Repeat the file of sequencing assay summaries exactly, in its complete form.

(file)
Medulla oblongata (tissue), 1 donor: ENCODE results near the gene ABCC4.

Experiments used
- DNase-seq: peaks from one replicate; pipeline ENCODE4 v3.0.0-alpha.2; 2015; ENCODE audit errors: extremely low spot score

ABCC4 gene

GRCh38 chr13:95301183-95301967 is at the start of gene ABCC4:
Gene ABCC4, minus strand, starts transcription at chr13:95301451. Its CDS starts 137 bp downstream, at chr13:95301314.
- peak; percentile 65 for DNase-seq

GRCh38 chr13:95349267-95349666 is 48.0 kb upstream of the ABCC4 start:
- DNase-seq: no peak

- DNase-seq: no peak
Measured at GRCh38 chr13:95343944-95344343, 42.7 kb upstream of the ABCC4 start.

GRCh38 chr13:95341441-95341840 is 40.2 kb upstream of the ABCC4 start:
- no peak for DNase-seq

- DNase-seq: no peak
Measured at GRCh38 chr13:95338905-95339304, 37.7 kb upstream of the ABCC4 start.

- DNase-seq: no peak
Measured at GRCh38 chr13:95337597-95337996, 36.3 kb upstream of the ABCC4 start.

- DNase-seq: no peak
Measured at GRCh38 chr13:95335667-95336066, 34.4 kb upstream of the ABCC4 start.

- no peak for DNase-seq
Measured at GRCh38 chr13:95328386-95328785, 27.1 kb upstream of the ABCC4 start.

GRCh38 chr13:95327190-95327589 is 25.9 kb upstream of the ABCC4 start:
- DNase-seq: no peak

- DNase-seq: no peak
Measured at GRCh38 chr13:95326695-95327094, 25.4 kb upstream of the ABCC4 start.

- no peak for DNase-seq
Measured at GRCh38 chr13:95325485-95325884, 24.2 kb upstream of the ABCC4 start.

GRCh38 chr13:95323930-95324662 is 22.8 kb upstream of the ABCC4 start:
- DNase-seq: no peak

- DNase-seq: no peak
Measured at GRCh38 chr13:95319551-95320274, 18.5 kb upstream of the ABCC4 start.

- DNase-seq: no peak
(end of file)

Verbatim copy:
Medulla oblongata (tissue), 1 donor: ENCODE results near the gene ABCC4.

Experiments used
- DNase-seq: peaks from one replicate; pipeline ENCODE4 v3.0.0-alpha.2; 2015; ENCODE audit errors: extremely low spot score

ABCC4 gene

GRCh38 chr13:95301183-95301967 is at the start of gene ABCC4:
Gene ABCC4, minus strand, starts transcription at chr13:95301451. Its CDS starts 137 bp downstream, at chr13:95301314.
- peak; percentile 65 for DNase-seq

GRCh38 chr13:95349267-95349666 is 48.0 kb upstream of the ABCC4 start:
- DNase-seq: no peak

- DNase-seq: no peak
Measured at GRCh38 chr13:95343944-95344343, 42.7 kb upstream of the ABCC4 start.

GRCh38 chr13:95341441-95341840 is 40.2 kb upstream of the ABCC4 start:
- no peak for DNase-seq

- DNase-seq: no peak
Measured at GRCh38 chr13:95338905-95339304, 37.7 kb upstream of the ABCC4 start.

- DNase-seq: no peak
Measured at GRCh38 chr13:95337597-95337996, 36.3 kb upstream of the ABCC4 start.

- DNase-seq: no peak
Measured at GRCh38 chr13:95335667-95336066, 34.4 kb upstream of the ABCC4 start.

- no peak for DNase-seq
Measured at GRCh38 chr13:95328386-95328785, 27.1 kb upstream of the ABCC4 start.

GRCh38 chr13:95327190-95327589 is 25.9 kb upstream of the ABCC4 start:
- DNase-seq: no peak

- DNase-seq: no peak
Measured at GRCh38 chr13:95326695-95327094, 25.4 kb upstream of the ABCC4 start.

- no peak for DNase-seq
Measured at GRCh38 chr13:95325485-95325884, 24.2 kb upstream of the ABCC4 start.

GRCh38 chr13:95323930-95324662 is 22.8 kb upstream of the ABCC4 start:
- DNase-seq: no peak

- DNase-seq: no peak
Measured at GRCh38 chr13:95319551-95320274, 18.5 kb upstream of the ABCC4 start.

- DNase-seq: no peak